What good is the SRC?
Talk about a tangled web built with deception. That's a pretty good description of the Philadelphia School District and its 13-year relationship with the city's School Reform Commission.
The deception is rooted in the SRC's being a state-empowered institution that tries to play the role of a locally controlled school board. To say that hasn't worked very well is an understatement. The tension between the SRC's dual personalities is on full display now as the Pennsylvania Supreme Court considers its petition to invoke a provision of Act 46 allowing it to bypass parts of its collective bargaining agreement with the teachers' union. The SRC says inadequate funding by the state and other sources has made it necessary for it to take this extraordinary step. The teachers' union has responded that the SRC is a state creation and thus a party to decisions that created the fiscal crisis it cites as the reason to invoke Act 46.
If it's the blame game that people want to play, there are plenty of places to point fingers. In retrospect, what should have been a temporary take-over of city schools by the state should have never lasted this long. It did because city officials who had gotten tired of begging the state for additional funds year after year wrongly thought that keeping the SRC alive would provide a tie to the state that would perpetually assure adequate funding for city schools. That may have worked for a while, but then a postrecession Republican governor didn't see why having a state-created board run Philadelphia schools should mean they get treated any better than the rest of Pennsylvania's poorly funded public schools.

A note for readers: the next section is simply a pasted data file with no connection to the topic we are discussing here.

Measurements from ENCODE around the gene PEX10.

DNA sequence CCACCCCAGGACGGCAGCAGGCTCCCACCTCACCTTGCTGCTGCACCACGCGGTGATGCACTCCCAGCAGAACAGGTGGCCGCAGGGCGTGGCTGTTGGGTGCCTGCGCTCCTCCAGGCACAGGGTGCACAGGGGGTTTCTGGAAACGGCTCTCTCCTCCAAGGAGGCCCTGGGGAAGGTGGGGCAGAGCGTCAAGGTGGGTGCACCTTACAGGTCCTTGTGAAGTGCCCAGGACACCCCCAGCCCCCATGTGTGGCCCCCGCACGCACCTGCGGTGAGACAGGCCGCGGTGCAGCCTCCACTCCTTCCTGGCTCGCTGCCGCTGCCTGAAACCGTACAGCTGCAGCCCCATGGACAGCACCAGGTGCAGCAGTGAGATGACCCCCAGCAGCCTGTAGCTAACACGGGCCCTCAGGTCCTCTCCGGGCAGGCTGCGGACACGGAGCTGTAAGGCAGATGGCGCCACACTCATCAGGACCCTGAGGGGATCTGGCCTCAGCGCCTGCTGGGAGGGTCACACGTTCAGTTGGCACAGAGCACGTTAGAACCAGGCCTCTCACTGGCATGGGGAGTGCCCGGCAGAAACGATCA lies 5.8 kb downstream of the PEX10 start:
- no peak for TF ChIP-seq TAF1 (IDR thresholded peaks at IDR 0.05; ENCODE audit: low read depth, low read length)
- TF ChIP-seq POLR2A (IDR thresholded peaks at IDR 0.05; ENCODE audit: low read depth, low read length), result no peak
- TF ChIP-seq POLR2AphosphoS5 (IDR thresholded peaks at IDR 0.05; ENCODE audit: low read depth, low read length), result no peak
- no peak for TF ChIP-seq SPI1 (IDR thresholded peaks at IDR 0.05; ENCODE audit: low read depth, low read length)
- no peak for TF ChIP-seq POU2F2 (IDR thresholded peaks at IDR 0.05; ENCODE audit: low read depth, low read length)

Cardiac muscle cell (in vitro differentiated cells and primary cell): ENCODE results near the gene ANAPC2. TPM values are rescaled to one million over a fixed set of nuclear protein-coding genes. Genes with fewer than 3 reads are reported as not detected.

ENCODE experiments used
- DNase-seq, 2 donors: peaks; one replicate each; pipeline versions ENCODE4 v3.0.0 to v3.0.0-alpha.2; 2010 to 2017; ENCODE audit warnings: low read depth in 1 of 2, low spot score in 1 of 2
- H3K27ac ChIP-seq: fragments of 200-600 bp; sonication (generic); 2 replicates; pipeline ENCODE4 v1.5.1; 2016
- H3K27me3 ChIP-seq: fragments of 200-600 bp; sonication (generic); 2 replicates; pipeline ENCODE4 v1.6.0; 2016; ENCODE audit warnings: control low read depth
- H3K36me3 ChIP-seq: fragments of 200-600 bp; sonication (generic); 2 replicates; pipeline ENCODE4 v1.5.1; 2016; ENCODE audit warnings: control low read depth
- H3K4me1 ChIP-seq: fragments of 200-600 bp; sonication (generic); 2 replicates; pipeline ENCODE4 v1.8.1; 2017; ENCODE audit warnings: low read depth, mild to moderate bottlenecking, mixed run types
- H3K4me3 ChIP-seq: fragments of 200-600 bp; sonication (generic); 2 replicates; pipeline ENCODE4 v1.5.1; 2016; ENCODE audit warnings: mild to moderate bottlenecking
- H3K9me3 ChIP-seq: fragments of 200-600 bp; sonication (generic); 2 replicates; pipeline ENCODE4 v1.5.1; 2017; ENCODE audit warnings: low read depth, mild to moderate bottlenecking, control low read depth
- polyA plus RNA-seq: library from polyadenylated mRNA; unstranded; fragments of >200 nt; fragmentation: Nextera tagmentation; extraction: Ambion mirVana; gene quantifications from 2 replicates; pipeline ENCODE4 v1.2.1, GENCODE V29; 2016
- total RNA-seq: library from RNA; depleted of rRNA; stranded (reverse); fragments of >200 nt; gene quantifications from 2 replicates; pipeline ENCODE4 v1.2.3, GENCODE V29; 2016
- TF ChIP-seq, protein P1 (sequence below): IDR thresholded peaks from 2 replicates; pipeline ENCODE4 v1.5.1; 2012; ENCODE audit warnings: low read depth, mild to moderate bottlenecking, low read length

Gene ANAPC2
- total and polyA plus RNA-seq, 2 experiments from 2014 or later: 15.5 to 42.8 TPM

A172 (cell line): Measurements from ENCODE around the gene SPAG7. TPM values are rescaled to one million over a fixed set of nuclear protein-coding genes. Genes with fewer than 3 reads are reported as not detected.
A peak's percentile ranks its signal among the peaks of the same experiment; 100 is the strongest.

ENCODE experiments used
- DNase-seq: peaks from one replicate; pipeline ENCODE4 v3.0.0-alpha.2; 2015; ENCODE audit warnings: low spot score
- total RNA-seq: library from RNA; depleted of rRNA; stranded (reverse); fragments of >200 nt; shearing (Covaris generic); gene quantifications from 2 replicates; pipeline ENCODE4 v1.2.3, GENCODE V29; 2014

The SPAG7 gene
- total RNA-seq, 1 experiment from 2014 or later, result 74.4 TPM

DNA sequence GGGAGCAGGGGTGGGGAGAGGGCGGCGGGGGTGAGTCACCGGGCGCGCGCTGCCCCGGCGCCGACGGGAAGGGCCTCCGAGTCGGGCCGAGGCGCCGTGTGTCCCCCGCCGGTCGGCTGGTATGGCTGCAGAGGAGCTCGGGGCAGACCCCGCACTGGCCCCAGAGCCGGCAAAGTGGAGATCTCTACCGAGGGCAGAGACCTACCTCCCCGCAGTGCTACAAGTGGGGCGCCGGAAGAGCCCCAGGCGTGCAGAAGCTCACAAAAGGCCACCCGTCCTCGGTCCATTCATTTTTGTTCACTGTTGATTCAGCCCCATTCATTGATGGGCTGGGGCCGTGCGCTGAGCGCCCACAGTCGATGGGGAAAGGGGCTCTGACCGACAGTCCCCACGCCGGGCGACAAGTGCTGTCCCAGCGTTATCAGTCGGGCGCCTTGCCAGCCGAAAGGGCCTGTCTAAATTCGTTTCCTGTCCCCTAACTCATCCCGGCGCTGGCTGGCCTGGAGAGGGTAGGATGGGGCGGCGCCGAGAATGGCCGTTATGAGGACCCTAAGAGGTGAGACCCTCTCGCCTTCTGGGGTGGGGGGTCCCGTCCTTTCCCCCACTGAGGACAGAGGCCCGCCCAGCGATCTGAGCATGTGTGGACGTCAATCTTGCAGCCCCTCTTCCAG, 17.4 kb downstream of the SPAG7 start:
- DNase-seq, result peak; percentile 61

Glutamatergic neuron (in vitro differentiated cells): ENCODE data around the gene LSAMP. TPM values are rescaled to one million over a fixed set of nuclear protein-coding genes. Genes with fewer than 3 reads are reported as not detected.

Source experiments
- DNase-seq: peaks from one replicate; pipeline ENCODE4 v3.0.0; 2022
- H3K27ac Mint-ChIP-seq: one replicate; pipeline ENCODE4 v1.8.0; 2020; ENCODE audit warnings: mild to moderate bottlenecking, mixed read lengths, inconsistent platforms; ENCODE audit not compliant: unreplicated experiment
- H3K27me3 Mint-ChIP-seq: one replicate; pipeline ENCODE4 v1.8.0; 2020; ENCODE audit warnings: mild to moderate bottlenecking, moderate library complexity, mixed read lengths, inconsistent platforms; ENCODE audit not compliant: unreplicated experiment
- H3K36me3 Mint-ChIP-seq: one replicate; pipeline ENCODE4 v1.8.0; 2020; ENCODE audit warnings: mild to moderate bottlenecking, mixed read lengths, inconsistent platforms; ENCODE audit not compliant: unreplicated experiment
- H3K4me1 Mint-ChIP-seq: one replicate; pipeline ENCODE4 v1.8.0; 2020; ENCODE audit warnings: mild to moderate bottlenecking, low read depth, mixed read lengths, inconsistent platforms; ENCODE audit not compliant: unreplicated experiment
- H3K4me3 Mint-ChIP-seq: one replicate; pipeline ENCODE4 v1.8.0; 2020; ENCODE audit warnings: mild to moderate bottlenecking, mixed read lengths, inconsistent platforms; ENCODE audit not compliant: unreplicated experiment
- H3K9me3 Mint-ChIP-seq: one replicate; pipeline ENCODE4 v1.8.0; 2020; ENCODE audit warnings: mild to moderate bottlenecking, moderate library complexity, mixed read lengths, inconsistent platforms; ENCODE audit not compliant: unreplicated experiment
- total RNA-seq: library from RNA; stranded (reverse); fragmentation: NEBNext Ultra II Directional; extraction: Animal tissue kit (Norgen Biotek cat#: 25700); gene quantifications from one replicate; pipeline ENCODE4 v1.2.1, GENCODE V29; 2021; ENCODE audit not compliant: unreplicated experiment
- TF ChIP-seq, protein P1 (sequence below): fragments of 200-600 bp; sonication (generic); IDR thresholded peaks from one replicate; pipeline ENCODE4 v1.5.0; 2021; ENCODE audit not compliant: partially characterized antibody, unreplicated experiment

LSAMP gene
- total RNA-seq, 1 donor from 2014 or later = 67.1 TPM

So what good is having the SRC?
That's a question Philadelphians need to ask themselves as the union and the hybrid school board battle it out in court. The SRC says budget cuts have made it necessary for it to obtain the flexibility to make work assignments that preclude the seniority rights granted to teachers in previous contracts. The union says teachers shouldn't have to give up rights they won to protect themselves from unfair employment decisions to help the SRC deal with staffing issues linked to budget cuts. Since neither side is yielding, the court will likely decide, and soon, because the SRC says it needs an answer to begin planning for the next school year. Whichever way the court rules, the district is likely to continue to lose students as more and more of them opt out to attend charters or other alternatives.
Typically, when a district's student population drops, the funds it receives based on enrollment recede. That reality has many observers, and not just conspiracy theorists, wondering if that is the ultimate goal of a nationwide school reform movement: to so starve traditional public schools of funds and students that they go out of business, leaving the education of America's children to publicly supported charters, for-profit companies, and private and parochial schools. If that happens in Philadelphia, people may one day look back at the inability of the SRC and teachers' union to come to terms as a watershed moment.
Harold Jackson is The Inquirer's editorial page editor. firstname.lastname@example.org 215-854-2555